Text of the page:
Season 8 episode 3 is going to live on as a classic Game of Thrones battleground of philosophies between the Marvel-lover, big battle scenes, and non-stop fighting crowd, and the wider-cannon, history of Valyria, what type of granite was used to build The Citadel nerds. Everybody has heard the numbers already… it was the most expensive and biggest battle scene in TV history, and besides not being able to see what was going on for the first thirty minutes, it did not disappoint. Quickly, the vantage point shot of the Dothraki hoard with flaming swords getting absolutely extinguished by a wall of the completely unknown was an all-timer. But for the fans that have truly immersed themselves in the history and lore of this unique world George RR Martin crafted, this episode leaves a hole and a yearning for more. While nobody is arguing the Night King is the shows primary villain, except for the Men’s Health article I saw on Facebook, the show-runners have been building up this mystical figure for the better part of four seasons. They gave us very little concrete information, which brilliantly enabled the creation of thousands of fan-theories, message-board discussions, and an unprecedented amount of speculation surrounding the Night King’s identity, motives, character arc, and more. The issue is Winter seemingly came and went before any of those loose ends were tied up or even explored. Most likely, Bran will give some sort of explanation or history lesson into the Night King later on this season, but even then that will just foster additional disappointment. What I mean is that if the Night King is this extremely interesting and complex person (and that is even excluding the possibility of a relationship to the history of the current houses) with a relevant past intertwined with the history of the realm, then the story did us a disservice by killing him off so abruptly. And if he is nothing more than the leader of a zombie hoard with a sick javelin throw, the story did us a disservice building him up to be something he never was intended to be. The background threat of a zombie apocalypse is still very real and can be used to drive a story without building up their leader to be something more. It is going to be interesting to see how the conversation plays out these next couple of days, and whether people are able to separate their feelings of the composition of the story from a cool battle.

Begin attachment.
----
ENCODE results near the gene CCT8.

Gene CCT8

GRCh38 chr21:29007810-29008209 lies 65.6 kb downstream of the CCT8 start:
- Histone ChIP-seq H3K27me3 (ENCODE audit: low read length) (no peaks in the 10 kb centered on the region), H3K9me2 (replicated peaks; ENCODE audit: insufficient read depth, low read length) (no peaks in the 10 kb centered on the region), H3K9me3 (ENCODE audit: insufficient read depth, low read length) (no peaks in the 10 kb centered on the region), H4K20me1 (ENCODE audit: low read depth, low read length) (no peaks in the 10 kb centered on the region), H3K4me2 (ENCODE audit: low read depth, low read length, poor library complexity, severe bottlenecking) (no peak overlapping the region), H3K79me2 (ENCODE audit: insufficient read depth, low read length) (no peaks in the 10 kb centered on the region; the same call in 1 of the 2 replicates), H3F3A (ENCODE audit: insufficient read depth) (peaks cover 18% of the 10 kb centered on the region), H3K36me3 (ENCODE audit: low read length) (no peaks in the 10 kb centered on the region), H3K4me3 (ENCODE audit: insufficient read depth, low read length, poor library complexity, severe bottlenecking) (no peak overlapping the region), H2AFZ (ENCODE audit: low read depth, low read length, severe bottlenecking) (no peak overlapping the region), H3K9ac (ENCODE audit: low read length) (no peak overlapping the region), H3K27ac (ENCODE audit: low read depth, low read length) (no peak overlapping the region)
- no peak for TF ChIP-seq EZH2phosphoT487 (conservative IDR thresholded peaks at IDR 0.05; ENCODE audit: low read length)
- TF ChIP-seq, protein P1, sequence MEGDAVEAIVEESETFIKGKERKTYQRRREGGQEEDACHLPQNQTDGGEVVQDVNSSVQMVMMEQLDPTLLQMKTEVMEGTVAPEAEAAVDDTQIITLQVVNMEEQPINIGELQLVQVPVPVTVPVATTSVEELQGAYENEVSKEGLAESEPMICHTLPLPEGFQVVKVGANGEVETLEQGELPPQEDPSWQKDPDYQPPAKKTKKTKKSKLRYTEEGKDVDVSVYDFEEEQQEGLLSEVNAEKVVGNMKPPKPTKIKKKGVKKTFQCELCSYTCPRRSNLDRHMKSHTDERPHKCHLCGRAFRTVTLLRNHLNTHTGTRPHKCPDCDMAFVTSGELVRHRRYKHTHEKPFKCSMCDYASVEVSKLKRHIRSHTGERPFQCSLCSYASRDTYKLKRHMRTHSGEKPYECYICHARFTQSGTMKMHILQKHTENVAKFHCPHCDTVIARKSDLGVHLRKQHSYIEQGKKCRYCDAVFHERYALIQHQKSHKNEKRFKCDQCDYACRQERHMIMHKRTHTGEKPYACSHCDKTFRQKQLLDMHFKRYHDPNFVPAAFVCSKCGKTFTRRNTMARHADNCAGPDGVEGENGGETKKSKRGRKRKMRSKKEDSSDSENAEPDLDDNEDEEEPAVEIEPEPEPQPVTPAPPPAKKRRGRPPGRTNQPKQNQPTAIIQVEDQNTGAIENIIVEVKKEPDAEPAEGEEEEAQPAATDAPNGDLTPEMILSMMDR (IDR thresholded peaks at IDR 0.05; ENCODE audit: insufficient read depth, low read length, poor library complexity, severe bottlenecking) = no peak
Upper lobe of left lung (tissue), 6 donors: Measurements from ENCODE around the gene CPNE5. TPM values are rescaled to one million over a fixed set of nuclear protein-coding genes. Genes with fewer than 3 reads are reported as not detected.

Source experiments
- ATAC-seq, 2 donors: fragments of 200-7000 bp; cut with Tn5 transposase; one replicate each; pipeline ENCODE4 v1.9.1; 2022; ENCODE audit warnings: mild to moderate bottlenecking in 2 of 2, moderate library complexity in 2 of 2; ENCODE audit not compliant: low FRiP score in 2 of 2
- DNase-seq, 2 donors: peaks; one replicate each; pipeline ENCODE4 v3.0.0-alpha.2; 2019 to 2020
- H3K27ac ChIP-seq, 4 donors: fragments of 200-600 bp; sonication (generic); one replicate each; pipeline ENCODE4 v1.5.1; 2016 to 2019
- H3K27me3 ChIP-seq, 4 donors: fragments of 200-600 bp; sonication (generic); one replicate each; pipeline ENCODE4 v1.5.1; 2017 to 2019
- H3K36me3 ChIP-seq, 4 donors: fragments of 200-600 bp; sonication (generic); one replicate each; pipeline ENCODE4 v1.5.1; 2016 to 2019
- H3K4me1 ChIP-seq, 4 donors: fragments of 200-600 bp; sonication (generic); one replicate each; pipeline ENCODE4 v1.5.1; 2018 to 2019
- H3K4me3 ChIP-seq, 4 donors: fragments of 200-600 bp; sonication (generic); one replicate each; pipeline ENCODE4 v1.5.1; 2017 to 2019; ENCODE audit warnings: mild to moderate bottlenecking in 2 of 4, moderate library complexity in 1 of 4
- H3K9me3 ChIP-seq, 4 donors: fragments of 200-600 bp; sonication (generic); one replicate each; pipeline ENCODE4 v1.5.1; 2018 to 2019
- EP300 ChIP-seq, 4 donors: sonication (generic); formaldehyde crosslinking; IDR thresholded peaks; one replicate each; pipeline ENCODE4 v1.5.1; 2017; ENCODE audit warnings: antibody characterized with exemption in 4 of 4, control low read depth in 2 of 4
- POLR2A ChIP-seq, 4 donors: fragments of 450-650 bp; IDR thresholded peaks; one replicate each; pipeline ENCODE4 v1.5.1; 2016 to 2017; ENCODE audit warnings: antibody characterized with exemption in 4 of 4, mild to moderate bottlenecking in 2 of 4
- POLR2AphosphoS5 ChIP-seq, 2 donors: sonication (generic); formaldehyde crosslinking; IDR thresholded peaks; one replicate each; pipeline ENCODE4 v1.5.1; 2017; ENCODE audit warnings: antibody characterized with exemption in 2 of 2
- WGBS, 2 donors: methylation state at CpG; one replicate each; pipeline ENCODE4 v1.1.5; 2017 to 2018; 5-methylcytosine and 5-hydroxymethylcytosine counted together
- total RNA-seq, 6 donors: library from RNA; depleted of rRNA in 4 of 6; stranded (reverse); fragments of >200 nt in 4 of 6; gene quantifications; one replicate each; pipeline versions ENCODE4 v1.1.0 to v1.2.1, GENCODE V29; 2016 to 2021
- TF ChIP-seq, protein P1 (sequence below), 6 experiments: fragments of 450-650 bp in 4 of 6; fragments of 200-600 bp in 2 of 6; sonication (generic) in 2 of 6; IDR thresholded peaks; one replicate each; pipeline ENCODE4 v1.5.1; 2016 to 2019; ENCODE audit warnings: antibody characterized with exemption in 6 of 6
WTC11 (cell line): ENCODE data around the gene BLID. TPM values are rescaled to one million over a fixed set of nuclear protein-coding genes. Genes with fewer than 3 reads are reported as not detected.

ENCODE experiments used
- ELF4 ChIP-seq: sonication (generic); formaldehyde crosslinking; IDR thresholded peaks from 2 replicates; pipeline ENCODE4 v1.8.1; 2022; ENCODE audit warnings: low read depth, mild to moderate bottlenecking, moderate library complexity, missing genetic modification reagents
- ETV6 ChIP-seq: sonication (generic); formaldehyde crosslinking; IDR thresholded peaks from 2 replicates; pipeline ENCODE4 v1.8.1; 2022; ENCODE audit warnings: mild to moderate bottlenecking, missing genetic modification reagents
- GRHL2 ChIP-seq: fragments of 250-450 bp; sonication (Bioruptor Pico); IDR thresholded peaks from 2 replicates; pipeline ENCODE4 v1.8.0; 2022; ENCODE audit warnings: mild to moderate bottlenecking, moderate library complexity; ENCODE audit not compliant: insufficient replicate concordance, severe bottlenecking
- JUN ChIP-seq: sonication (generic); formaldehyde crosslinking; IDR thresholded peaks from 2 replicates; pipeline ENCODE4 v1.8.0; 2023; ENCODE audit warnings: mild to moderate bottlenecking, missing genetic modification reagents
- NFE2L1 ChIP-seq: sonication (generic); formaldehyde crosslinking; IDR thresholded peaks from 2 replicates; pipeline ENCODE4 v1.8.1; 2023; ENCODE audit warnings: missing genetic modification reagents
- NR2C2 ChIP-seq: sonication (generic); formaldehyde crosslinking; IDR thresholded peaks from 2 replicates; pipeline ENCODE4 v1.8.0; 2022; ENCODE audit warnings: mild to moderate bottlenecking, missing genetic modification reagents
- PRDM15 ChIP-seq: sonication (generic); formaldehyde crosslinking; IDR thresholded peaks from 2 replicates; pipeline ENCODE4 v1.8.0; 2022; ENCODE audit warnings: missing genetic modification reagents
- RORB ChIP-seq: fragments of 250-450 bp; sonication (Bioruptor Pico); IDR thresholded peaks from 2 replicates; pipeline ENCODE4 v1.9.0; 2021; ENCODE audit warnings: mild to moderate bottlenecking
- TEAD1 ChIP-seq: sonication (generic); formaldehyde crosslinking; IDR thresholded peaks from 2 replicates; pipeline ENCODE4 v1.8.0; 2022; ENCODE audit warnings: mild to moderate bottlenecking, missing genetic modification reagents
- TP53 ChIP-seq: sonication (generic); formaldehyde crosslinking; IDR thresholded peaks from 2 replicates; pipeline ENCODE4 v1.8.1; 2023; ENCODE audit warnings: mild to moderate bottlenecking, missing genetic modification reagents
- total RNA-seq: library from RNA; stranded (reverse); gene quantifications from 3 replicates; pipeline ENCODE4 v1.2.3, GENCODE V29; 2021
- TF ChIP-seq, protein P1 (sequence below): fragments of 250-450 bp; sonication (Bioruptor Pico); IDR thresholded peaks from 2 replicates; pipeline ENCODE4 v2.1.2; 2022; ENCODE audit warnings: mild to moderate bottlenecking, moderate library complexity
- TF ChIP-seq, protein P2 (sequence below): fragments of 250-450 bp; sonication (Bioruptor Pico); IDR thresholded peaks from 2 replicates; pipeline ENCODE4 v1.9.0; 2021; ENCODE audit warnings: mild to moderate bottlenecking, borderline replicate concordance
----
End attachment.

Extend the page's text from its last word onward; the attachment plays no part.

I don’t want to explore the idea, but there is also a sentiment out there of the possibility the Night King is not actually dead, but that stab felt final.